But in recent weeks Labour sources have become ever more anxious. Shadow cabinet members returning from campaigning report that Corbyn has gone down "very badly" with voters, with his original comments on shoot-to-kill particularly toxic. Most MPs expect the party's majority to lie within the 1,000-2,000 range. But one insider told me that the party's majority would likely fall into the hundreds ("I'd be thrilled with 2,000") and warned that defeat was far from unthinkable. The fear is that low turnout and defections to Ukip could allow the Farageists to sneak a win. MPs are further troubled by the likelihood that the contest will take place on the same day as the Syria vote (Thursday), which will badly divide Labour. 

The party's ground campaign, however, "aren't in panic mode", I'm told, with data showing them on course to hold the seat with a sharply reduced majority. As Tim noted in his recent report from the seat, unlike Heywood and Middleton, where Ukip finished just 617 votes behind Labour in a 2014 by-election, Oldham has a significant Asian population (accounting for 26.5 per cent of the total), which is largely hostile to Ukip and likely to remain loyal to Labour.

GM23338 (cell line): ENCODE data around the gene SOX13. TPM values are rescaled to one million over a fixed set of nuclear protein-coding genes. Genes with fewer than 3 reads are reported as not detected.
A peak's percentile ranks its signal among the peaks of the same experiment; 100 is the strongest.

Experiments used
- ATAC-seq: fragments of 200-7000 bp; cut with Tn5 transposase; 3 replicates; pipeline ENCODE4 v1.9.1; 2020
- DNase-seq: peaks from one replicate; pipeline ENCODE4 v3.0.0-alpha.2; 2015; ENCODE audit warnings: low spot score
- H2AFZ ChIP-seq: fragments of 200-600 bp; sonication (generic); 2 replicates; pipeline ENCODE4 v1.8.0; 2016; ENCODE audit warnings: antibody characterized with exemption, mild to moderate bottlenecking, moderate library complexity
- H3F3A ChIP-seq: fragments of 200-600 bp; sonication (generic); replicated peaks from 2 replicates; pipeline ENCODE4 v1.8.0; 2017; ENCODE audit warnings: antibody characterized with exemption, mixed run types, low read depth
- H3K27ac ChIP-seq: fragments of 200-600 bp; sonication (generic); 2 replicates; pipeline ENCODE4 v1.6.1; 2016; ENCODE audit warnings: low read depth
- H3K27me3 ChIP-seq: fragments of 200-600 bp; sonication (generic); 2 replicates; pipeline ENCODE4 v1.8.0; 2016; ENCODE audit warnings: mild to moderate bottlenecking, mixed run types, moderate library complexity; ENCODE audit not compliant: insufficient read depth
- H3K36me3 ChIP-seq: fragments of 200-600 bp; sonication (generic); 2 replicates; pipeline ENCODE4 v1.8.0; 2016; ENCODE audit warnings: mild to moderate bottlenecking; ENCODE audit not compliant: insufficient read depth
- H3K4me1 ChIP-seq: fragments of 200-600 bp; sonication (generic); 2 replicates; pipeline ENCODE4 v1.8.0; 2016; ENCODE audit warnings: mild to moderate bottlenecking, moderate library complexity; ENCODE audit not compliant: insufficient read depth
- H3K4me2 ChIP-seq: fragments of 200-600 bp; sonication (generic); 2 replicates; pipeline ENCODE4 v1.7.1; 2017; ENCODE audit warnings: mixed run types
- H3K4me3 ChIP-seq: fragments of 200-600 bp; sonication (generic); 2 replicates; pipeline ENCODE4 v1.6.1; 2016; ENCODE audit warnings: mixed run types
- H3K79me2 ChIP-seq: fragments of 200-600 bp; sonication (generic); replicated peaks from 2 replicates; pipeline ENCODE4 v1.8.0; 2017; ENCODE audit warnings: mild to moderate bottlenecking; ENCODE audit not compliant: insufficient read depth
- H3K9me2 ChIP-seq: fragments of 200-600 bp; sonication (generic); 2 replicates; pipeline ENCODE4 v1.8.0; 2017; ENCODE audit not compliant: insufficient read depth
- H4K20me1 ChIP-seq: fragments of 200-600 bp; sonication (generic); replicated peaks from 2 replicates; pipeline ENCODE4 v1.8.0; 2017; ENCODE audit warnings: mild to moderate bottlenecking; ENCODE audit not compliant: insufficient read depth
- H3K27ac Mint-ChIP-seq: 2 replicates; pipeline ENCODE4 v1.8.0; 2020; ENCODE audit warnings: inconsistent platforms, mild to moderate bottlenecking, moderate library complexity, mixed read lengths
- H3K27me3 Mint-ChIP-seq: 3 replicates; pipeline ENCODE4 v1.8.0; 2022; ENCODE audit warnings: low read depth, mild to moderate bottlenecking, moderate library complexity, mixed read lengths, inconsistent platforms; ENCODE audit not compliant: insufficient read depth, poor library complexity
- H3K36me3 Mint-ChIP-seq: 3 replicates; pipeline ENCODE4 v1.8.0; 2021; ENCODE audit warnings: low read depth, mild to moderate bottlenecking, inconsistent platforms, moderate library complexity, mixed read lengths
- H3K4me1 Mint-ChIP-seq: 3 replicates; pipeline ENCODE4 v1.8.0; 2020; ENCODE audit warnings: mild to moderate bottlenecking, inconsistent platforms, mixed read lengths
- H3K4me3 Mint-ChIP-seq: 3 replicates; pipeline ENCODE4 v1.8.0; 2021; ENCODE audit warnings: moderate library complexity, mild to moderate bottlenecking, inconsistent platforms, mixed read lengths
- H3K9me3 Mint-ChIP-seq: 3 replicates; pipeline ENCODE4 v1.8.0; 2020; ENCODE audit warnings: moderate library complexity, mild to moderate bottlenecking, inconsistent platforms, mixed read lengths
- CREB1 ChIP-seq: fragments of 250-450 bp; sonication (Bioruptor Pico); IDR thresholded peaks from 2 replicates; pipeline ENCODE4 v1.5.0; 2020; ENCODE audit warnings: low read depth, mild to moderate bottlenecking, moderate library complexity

Expectations are now so low that a win alone will be celebrated. But expect Corbyn's opponents to point out that working class Ukip voters were among the groups the Labour leader was supposed to attract. They are likely to credit McMahon with the victory and argue that the party held the seat in spite of Corbyn, rather than because of him. Ukip have sought to turn the contest into a referendum on the Labour leader's patriotism but McMahon replied: "My grandfather served in the army, my father and my partner’s fathers were in the Territorial Army. I raised money to restore my local cenotaph. On 18 December I will be going with pride to London to collect my OBE from the Queen and bring it back to Oldham as a local boy done good. If they want to pick a fight on patriotism, bring it on."  "If we had any other candidate we'd have been in enormous trouble," one shadow minister concluded. 

Of Corbyn, who cancelled a visit to the seat today, one source said: "I don't think Jeremy himself spends any time thinking about it, he doesn't think that electoral outcomes at this stage touch him somehow."  

George Eaton is political editor of the New Statesman.